When the Dodgers signed Ricky Nolasco, they were hoping that the righty would add some depth to the “not-really-weak-but-could-use-some-work” rotation. While Nolasco wasn’t a schlop in Miami, the value he added to the team was in question. In fact, since 2009, while in Miami, Nolasco seemed to be on the decline. His K/9 rate was at 9.89, a career high, in 2009. It then gradually dropped to a pathetic 5.89 in 2012. Even more alarming, his ERA- was hovering over 100 until this season. ERA- is a stat that adjusts for league average. For pitchers, 100 is the league average and if, for example, a pitcher has a ERA- of 115, that means he is 15% worse than an average pitcher. Last season, Nolasco posted an ERA- of 112. This season, he his sitting on a solid ERA- of 88. What that means is that he is 12% better than an average pitcher. Comparing Nolasco to himself, 2012 Ricky Nolasco is 24% worse than 2013 Ricky Nolasco. But the comparison doesn’t just have to between two different seasons as it seems that Miami Marlin Ricky Nolasco was never as hot as Los Angeles Dodger Ricky Nolasco.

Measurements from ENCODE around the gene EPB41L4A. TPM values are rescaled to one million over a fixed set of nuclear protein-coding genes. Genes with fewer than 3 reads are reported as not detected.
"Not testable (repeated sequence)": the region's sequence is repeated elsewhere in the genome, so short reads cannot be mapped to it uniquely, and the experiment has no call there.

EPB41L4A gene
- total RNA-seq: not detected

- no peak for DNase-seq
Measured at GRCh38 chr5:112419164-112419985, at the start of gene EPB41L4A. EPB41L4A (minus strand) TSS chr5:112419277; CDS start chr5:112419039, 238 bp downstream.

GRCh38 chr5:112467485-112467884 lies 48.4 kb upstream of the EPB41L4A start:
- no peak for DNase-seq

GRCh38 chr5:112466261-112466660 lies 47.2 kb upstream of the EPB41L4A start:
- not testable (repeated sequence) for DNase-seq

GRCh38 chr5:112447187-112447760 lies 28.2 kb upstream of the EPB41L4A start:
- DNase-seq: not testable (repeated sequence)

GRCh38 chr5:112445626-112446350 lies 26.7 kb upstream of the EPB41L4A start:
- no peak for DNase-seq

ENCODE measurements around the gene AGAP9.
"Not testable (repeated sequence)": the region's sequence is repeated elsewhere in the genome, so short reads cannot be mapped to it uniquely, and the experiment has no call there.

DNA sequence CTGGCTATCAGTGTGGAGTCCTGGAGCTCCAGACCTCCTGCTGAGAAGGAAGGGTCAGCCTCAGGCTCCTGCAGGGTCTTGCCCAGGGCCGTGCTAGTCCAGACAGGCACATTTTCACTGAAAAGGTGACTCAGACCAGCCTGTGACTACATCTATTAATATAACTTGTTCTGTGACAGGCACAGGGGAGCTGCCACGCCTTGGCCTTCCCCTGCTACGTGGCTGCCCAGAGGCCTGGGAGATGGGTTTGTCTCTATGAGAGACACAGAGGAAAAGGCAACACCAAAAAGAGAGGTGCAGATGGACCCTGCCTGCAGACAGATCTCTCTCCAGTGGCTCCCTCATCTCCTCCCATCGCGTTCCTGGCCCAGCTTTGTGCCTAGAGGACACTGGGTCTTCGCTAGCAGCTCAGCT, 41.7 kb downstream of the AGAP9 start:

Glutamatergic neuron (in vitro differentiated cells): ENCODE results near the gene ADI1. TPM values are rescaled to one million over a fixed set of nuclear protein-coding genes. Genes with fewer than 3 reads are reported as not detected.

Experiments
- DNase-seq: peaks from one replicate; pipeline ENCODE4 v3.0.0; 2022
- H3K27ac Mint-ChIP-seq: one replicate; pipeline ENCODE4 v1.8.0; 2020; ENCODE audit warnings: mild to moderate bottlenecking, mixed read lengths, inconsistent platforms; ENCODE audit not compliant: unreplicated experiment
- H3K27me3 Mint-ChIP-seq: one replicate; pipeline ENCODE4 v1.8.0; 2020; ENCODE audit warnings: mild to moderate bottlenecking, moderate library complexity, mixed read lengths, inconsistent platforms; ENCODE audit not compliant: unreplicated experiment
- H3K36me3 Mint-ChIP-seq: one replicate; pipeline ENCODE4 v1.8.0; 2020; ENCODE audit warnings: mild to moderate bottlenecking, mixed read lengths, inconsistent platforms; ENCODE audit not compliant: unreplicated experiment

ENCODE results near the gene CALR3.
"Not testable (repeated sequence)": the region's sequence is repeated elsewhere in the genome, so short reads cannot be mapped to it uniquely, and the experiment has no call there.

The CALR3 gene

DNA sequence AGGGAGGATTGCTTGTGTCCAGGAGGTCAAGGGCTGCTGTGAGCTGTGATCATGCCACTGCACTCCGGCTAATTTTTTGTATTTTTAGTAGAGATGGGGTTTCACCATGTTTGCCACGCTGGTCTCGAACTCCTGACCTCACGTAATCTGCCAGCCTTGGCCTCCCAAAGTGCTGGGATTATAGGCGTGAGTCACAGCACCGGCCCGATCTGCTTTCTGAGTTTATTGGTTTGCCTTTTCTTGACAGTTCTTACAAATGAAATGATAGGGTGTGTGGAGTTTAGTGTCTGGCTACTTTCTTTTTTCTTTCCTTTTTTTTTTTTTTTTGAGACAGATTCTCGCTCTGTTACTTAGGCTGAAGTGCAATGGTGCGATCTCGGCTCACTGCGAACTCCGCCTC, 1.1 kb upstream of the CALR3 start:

Prior to the trade, Nolasco was 5-8, with a 3.85 ERA. Since coming to the Dodgers, Nolasco is has won 6 of 7 and is polishing a magnificent 2.20 ERA. Even better, in Miami, batters were hitting .261/.306/.406 against him. Now that he’s sporting Dodger Blue, batters are hitting .221/.279/.319 against Nolasco. And the fun hasn’t stopped, in his last two starts, Ricky Nolasco has pitched 16 shutout innings with 17 K’s and, are you ready for this, 1 walk!
Now, I’m going to be a real dick and burst everyone’s bubble. We’ve seen this before. In fact, this was Capuano’s story last year. A veteran pitcher with some good-ish stuff. Never really dominant, kind of on the decline, but had an awesome season that made him a fan favorite. Nolasco had been on the decline since 2009. One good season does not erase that. I think the guy is awesome. And I’ll take a good outing on the mound any day, but let’s hold our breath until next season.